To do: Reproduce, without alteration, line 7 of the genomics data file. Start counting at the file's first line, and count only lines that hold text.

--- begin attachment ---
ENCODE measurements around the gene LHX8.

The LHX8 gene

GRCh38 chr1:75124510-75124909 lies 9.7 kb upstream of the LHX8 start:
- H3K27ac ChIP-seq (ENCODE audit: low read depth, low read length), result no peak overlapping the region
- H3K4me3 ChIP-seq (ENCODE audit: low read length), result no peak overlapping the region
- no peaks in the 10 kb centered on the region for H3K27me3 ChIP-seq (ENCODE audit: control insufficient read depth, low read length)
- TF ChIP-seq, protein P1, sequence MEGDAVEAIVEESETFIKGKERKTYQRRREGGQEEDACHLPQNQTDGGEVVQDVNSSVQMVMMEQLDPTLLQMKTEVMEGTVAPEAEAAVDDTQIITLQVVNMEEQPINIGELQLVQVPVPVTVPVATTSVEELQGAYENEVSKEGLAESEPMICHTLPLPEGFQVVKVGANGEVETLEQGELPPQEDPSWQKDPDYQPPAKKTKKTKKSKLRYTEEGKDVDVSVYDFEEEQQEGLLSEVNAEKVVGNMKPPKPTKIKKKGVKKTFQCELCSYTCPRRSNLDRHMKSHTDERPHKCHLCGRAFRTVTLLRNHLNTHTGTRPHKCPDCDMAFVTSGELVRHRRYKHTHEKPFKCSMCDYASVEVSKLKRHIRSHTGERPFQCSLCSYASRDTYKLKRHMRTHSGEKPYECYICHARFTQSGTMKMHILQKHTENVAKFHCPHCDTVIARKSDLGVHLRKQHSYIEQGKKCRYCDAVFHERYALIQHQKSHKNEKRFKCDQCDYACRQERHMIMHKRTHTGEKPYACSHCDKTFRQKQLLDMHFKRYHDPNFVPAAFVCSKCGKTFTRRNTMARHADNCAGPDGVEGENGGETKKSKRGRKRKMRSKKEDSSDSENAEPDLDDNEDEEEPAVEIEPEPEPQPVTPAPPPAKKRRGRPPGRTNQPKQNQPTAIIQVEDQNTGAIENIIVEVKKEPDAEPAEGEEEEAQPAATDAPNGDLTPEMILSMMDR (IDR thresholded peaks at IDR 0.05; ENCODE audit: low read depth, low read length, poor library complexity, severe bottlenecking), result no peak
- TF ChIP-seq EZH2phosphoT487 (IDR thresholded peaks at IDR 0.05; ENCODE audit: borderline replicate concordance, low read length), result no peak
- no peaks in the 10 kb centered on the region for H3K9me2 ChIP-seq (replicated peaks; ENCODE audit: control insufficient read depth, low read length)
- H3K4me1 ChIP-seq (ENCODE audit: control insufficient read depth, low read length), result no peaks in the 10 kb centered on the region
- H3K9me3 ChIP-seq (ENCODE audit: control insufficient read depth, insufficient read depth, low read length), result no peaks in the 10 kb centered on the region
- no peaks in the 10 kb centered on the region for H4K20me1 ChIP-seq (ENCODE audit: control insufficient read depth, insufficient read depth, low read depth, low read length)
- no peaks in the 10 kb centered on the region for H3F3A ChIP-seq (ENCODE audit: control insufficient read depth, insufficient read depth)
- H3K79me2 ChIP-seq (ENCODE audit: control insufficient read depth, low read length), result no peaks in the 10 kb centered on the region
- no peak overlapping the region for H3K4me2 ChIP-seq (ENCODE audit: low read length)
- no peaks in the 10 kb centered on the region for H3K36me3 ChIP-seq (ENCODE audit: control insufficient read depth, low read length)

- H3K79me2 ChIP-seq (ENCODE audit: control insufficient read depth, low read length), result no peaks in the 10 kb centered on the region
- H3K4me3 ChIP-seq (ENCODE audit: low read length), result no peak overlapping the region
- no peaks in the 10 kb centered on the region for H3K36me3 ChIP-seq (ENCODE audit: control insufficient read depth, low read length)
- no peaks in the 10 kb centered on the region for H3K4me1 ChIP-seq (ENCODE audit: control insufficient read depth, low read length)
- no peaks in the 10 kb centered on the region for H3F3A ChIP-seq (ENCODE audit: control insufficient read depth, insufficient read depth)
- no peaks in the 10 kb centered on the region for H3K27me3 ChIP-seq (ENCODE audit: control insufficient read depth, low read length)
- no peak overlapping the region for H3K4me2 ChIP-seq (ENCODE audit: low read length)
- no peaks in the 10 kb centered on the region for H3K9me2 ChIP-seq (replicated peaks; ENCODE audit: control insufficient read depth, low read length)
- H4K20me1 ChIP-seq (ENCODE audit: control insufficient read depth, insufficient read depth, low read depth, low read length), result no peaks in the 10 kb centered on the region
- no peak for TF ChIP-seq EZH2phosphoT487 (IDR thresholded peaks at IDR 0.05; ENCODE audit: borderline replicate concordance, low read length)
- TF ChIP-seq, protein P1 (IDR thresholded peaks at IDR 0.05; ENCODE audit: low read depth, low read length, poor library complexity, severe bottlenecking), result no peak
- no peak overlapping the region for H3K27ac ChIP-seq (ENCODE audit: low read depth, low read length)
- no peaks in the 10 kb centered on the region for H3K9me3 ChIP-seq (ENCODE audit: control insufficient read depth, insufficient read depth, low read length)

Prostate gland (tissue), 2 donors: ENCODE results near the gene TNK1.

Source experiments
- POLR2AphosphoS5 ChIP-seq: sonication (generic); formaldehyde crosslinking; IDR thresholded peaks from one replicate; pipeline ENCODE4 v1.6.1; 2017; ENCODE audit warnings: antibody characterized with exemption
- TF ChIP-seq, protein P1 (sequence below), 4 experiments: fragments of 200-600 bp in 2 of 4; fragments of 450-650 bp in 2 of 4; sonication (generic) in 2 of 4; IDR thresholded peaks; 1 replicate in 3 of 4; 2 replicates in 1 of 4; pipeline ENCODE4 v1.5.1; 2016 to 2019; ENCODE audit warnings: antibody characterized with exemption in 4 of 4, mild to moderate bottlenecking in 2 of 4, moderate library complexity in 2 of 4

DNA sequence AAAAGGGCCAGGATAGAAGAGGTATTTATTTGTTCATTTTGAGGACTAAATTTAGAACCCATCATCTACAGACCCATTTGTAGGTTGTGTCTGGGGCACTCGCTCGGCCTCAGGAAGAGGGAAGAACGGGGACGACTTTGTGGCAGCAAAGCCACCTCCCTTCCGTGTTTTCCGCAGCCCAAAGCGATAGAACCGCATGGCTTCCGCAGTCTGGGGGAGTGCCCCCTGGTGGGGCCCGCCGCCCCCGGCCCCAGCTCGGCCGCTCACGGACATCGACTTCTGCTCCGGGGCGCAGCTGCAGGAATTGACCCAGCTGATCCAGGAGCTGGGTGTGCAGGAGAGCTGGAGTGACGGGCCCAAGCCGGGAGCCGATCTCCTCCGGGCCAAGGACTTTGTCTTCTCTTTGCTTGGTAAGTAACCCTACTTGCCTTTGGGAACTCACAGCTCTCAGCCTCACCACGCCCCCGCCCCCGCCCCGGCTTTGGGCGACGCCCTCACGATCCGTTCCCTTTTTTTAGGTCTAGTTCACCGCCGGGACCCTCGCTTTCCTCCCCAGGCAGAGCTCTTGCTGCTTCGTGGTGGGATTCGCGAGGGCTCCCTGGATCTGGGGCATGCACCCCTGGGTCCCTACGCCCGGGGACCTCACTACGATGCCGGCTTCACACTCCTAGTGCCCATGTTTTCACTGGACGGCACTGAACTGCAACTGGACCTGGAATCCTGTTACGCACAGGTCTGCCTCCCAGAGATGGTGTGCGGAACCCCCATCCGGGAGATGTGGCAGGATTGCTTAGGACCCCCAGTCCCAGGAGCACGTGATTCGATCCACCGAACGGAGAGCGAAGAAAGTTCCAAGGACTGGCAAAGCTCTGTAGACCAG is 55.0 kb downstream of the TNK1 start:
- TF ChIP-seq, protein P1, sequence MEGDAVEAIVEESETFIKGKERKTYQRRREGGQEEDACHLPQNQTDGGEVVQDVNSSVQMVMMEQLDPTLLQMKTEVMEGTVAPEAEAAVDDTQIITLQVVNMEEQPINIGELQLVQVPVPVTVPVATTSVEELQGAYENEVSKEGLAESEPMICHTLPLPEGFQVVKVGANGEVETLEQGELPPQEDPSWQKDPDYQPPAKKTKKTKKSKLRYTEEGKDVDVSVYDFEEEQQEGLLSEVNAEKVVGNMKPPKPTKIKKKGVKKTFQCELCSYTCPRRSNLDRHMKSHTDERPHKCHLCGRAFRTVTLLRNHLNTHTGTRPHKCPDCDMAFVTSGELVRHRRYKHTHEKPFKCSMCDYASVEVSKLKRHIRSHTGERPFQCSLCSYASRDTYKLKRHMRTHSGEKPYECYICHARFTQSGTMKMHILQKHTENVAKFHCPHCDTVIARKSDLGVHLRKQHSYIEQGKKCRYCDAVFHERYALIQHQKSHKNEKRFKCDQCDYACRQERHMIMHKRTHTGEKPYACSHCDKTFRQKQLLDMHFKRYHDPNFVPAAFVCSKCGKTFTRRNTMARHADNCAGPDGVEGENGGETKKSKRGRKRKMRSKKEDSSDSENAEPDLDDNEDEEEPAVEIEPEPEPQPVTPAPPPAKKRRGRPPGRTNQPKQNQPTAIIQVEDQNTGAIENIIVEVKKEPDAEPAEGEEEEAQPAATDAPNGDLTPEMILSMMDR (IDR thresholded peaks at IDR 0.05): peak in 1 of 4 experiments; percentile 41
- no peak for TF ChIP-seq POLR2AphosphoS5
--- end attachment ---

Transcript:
- TF ChIP-seq, protein P1, sequence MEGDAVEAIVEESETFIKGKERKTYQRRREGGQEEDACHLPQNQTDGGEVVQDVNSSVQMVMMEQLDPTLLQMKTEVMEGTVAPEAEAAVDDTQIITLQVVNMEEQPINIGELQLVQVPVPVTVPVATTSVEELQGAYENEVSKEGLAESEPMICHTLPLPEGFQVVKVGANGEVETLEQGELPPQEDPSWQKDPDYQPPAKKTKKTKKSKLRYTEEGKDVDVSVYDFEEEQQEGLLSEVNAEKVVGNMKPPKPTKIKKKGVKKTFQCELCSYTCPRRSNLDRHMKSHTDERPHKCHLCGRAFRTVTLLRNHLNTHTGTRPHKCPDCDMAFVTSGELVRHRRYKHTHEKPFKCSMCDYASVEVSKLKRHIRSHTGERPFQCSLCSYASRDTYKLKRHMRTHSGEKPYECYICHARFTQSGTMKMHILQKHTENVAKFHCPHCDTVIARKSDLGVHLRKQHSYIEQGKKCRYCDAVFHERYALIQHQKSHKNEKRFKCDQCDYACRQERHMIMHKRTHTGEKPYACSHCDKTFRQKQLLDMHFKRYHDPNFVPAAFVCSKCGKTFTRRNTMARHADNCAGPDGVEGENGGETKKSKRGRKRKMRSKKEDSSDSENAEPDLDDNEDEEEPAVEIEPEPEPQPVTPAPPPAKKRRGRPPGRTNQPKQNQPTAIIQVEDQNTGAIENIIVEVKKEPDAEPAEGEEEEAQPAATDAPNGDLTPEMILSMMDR (IDR thresholded peaks at IDR 0.05; ENCODE audit: low read depth, low read length, poor library complexity, severe bottlenecking), result no peak